The historic Team Lotus brand will disappear from Formula 1 in 2012 following the resolution of the dispute over the Lotus name in the sport.
The brand has been sold to car company Group Lotus, sponsor of the Renault team, it was announced on Wednesday.
It is part of a plan that will see Team Lotus, owned by Malaysian businessman Tony Fernandes, change its name to Caterham F1 in 2012.
BBC Sport understands Renault's new name will be Lotus F1 Team.
That name-change, although yet to be revealed officially, means the Team Lotus brand will once again disappear from the sport.
Last Thursday, the two teams were officially granted leave to change the names of the chassis they run, an agreement that is part of a wider deal to settle a long-running legal dispute over the use of the Lotus name in F1.
The row was between car company Group Lotus, owned by the Malaysian company Proton, and Fernandes, who owns the Caterham sportscar company.
An announcement on Wednesday said the dispute between the two parties had "ended amicably".
It added they would "work together on future projects in the automotive field".
The dispute over the Lotus name in F1 began in 2009, when Fernandes entered a team in F1 using the name Lotus Racing, under licence from Group Lotus.
At that time Group Lotus had made it clear to Fernandes that it did not own the rights to the name Team Lotus.
But the two parties soon fell out, with Group Lotus deciding it wanted to promote its brand in F1 with a more established team.
It agreed a sponsorship deal with the Renault team for 2011 and terminated its licensing agreement with Fernandes.
Fernandes then reverted to the historic Team Lotus name, having bought the rights from businessman David Hunt - brother of 1976 world champion James Hunt - who had purchased the rights to the name in 1994 after the team ran into financial difficulties. The team collapsed at the end of that season.
Both decisions were the subject of a lawsuit which was finally resolved in London's High Court in May.
A judge ruled Team Lotus could continue to race under that name but that Group Lotus retained the right to use the Lotus marque on its road cars, and in F1 if it chose to enter its own team.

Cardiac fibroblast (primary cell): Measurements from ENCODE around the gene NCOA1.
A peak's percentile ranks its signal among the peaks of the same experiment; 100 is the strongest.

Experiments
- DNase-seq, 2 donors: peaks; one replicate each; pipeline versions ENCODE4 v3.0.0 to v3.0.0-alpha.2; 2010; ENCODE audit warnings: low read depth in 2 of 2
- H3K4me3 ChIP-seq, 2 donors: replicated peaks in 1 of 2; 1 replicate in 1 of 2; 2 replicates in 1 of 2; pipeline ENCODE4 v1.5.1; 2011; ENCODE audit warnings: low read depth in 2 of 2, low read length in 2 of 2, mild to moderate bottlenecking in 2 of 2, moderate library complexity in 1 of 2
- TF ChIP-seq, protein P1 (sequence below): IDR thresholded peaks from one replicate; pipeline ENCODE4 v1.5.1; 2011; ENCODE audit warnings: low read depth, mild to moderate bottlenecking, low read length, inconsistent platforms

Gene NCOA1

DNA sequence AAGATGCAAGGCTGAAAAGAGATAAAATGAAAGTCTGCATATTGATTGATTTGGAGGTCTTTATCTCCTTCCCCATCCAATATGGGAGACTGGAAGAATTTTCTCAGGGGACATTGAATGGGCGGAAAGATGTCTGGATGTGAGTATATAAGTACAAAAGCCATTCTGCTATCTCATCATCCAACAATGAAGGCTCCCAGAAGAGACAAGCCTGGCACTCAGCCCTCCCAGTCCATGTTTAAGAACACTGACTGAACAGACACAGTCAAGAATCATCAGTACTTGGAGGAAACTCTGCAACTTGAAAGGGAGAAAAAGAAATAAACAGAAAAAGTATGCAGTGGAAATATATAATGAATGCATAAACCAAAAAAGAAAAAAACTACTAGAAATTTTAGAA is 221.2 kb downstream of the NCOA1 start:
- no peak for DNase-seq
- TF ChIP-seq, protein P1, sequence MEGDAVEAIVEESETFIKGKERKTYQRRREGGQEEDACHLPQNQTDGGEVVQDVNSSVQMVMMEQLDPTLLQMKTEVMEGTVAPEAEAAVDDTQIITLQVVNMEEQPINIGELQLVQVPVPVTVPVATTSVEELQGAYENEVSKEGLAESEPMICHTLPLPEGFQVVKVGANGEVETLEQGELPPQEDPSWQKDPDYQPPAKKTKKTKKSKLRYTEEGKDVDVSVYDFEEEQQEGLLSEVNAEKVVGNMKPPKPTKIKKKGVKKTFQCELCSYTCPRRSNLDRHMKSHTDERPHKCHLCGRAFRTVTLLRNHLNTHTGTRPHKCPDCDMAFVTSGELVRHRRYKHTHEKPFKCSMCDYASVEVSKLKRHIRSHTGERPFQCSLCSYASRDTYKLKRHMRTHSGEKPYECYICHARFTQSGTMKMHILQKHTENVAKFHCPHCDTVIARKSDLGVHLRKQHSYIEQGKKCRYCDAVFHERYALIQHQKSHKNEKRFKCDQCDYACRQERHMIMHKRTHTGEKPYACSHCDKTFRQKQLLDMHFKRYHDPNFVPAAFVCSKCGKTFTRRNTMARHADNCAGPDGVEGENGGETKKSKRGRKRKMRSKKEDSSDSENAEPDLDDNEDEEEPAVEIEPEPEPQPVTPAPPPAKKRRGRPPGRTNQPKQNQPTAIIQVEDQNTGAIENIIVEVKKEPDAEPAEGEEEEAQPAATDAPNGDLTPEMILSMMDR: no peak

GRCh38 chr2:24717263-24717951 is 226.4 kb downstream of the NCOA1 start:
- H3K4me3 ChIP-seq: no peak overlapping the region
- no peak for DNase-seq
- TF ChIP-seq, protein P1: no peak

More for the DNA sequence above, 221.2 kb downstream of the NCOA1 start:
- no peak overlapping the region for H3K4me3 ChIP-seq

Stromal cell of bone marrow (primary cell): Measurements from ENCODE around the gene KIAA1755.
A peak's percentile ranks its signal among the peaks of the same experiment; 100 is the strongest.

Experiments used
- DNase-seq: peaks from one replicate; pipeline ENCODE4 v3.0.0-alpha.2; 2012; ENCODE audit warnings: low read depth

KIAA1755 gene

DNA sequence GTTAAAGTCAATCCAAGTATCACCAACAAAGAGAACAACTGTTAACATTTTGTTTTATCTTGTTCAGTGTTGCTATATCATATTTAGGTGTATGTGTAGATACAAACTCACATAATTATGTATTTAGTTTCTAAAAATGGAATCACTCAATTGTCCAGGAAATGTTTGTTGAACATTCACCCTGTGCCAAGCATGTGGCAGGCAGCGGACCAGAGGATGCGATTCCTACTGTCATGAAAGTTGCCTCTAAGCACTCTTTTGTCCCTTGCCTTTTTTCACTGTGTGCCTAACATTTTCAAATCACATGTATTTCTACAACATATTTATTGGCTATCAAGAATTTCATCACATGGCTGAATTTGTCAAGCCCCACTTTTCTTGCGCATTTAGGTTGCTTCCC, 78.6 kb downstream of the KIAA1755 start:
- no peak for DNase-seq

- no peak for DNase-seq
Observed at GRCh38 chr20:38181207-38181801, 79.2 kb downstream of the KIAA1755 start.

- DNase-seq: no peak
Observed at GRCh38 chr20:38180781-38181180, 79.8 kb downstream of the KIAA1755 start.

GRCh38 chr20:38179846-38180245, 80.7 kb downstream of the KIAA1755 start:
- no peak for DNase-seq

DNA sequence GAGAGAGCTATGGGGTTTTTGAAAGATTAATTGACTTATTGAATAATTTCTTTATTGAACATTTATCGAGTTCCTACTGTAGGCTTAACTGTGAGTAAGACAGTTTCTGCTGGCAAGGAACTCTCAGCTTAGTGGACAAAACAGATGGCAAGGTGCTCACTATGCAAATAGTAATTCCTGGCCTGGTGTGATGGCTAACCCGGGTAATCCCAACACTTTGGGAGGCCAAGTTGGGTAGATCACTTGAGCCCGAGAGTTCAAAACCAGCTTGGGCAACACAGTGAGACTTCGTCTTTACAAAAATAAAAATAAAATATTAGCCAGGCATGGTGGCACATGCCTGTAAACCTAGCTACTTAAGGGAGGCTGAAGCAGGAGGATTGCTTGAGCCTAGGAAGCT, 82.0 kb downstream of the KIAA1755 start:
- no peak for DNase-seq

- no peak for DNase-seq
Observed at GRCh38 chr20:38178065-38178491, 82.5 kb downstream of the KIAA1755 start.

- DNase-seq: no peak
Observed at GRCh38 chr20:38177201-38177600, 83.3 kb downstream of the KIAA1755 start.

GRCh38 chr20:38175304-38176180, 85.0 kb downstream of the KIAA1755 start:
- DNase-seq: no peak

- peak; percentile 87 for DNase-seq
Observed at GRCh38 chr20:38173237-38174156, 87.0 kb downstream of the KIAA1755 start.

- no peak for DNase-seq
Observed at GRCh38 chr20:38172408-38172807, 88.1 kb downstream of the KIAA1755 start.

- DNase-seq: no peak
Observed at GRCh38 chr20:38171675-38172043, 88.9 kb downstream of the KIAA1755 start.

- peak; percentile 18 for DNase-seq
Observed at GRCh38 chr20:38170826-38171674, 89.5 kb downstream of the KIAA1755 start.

Fernandes, however, had already begun formulating a back-up plan by buying English sportscar manufacturer Caterham in April.
That led to new talks with Group Lotus, which ended with them submitting the joint request to change their names that was agreed by F1 decision-makers on Thursday.
The permission to change the names of the cars produced by the teams - and under which they are officially entered in the championship - was granted by the F1 Commission, a body of senior figures in the sport.
Chassis names have an impact on the amount of prize money a team can receive, which is partly distributed on grounds of historical results. Official permission from rivals is needed to change a chassis name because it has an effect on the amount of money all teams receive.
Last week, it was revealed that the cars run by the team currently known as Team Lotus would be known as Caterhams, and that the cars run by the team currently known as Renault would be called Lotus.
On Wednesday, Fernandes announced that his team would be called Caterham F1.
Group Lotus has, BBC Sport understands, decided that Team Lotus as a brand will disappear - hence the decision to call the F1 outfit Lotus F1 Team.
Group Lotus bought the rights to the Team Lotus name to ensure it had control over it and to prevent the possibility of a similar dispute occurring in the future.
The team has been racing under the official title of Lotus Renault GP this year, but is widely referred to as Renault to avoid confusion with Fernandes' Team Lotus, and because that is the official name of the cars it makes.
However, Renault, the French car company, no longer has any involvement, following the team's takeover by the Luxembourg-based venture capital group Genii Capital.
Genii boss Gerard Lopez has recently become a shareholder in Group Lotus and Genii is believed to be considering a full takeover of the car company.
Group Lotus chief executive officer Dany Bahar said in a statement on Wednesday: "We understand that this has been a very difficult and confusing time for the fans of the sport and the Lotus brand, so we are glad to have reached a clear resolution on this important matter."
Team Lotus chief executive officer Riad Asmat added: "We are proud of what we have achieved by bringing the Team Lotus name back to Formula 1 when many tried and, although we are sad to say goodbye to Team Lotus, we are excited about owning our own future and being in control of our own destiny.
"Now we have no-one to be compared to. We make our own history and we will remain green and yellow.
"We look forward to an exciting future racing under our new team name of Caterham F1 Team."